Under the proposed rules, a sponsor generally would be permitted to choose from a menu of four risk retention options to satisfy its minimum five percent risk retention requirement.  These options were designed to provide sponsors with flexibility while also ensuring that they actually retain credit risk to align incentives.  The proposed rules also include three transaction-specific options related to securitizations involving revolving asset master trusts, asset-backed commercial paper conduits, and commercial mortgage-backed securities.  Also, as required by Section 941, the proposal provides a complete exemption from the risk retention requirements for ABS collateralized solely by “qualified residential mortgages” (or QRMs) and establishes the terms and conditions under which a residential mortgage would qualify as a QRM.  We have received a number of comments regarding the QRM exemption, which we will carefully consider as we move forward with the interagency rulemaking process.  Although the original comment period was scheduled to close on June 10, 2011, in light of requests from various sources for an extension to allow sufficient time for data gathering and impact analyses related to the provisions of the proposed rule, we extended the comment period to August 1, 2011.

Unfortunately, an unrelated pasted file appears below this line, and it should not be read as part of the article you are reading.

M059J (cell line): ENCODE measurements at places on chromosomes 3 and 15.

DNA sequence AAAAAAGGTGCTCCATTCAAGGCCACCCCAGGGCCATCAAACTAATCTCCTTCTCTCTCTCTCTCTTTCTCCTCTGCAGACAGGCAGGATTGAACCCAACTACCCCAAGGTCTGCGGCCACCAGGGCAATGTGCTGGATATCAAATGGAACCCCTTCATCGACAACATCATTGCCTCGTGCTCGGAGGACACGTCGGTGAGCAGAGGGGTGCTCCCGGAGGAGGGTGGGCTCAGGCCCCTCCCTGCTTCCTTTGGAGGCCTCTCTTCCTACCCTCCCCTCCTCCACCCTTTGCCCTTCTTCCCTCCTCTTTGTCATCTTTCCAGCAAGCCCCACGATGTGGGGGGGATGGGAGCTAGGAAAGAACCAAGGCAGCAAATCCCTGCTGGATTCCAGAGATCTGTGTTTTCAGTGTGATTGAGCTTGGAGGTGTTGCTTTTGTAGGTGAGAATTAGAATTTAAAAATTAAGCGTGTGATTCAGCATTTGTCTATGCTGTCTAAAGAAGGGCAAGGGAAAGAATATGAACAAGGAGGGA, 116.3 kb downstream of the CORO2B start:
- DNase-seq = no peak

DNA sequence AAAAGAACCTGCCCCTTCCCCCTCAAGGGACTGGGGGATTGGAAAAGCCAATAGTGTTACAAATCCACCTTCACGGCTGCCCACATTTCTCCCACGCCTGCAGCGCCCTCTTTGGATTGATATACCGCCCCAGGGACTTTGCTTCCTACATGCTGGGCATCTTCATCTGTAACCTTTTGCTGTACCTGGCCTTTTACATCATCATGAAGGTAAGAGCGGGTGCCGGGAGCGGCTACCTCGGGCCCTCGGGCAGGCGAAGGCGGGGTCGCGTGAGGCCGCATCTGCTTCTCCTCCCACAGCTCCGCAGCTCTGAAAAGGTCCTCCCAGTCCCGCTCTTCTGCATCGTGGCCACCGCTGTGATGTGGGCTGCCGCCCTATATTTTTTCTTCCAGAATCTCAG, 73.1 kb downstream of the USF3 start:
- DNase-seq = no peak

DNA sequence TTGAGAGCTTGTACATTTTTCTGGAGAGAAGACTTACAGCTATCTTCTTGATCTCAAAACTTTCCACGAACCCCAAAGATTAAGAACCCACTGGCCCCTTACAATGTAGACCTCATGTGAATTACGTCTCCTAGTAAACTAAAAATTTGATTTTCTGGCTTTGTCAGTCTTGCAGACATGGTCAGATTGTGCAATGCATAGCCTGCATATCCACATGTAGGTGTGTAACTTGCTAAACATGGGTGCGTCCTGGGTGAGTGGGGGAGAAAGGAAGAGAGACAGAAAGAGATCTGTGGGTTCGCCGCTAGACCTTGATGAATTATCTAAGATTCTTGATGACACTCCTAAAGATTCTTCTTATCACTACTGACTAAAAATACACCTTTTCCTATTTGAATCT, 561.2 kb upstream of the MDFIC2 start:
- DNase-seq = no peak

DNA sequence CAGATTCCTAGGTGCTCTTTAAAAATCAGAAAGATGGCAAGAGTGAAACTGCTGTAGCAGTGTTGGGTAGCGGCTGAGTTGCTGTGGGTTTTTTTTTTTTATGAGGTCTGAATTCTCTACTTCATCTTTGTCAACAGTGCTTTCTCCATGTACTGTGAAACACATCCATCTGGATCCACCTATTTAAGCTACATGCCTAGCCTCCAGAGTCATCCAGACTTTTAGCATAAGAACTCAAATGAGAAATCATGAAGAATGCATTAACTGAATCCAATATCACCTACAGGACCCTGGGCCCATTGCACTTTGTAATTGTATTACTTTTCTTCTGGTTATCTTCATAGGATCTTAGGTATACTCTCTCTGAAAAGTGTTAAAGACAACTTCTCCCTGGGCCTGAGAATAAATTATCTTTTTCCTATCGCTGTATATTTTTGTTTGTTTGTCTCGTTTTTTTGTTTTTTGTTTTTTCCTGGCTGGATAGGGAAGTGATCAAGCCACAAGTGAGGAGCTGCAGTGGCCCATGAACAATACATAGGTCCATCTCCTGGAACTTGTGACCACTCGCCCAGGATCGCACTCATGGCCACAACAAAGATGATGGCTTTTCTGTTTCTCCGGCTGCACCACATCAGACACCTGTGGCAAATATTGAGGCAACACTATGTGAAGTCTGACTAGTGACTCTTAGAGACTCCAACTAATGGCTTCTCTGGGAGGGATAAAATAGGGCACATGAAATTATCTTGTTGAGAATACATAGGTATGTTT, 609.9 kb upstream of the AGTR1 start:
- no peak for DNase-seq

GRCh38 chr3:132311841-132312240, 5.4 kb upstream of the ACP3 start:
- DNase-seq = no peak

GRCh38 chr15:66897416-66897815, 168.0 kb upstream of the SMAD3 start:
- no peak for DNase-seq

In January 2011, the Commission proposed rules in connection with Section 942(a) of the Dodd-Frank Act, which eliminated the automatic suspension of the duty to file reports under Section 15(d) of the Exchange Act for ABS issuers and granted the Commission authority to issue rules providing for the suspension or termination of this duty to file reports.  The proposed rules would permit suspension of the reporting obligations for ABS issuers when there are no longer asset-backed securities of the class sold in a registered transaction held by non-affiliates of the depositor.[15] 

The Commission also adopted rules in January 2011 implementing Section 943, on the use of representations and warranties in the market for ABS,[16] and Section 945, which requires an asset-backed issuer in a Securities Act registered transaction to perform a review of the assets underlying the ABS and disclose the nature of such review.[17]